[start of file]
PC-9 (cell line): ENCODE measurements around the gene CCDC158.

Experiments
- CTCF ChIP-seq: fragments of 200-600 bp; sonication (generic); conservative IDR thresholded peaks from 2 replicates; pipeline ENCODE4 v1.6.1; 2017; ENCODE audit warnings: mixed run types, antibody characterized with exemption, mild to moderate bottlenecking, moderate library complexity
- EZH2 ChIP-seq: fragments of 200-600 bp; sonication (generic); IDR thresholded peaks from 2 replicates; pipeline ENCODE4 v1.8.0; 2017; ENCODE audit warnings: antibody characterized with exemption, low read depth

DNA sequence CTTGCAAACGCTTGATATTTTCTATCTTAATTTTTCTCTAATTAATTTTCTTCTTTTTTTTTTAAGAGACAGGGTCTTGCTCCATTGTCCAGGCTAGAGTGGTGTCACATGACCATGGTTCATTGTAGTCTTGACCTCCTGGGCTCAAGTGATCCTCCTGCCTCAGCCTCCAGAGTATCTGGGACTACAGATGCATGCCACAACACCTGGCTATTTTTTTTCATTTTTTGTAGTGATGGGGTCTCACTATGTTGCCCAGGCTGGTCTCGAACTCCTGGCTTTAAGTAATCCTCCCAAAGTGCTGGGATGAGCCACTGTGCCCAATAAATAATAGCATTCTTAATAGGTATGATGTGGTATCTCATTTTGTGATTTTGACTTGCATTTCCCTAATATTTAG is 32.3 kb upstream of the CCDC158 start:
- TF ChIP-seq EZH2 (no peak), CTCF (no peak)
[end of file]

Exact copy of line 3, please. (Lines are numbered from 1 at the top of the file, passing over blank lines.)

- CTCF ChIP-seq: fragments of 200-600 bp; sonication (generic); conservative IDR thresholded peaks from 2 replicates; pipeline ENCODE4 v1.6.1; 2017; ENCODE audit warnings: mixed run types, antibody characterized with exemption, mild to moderate bottlenecking, moderate library complexity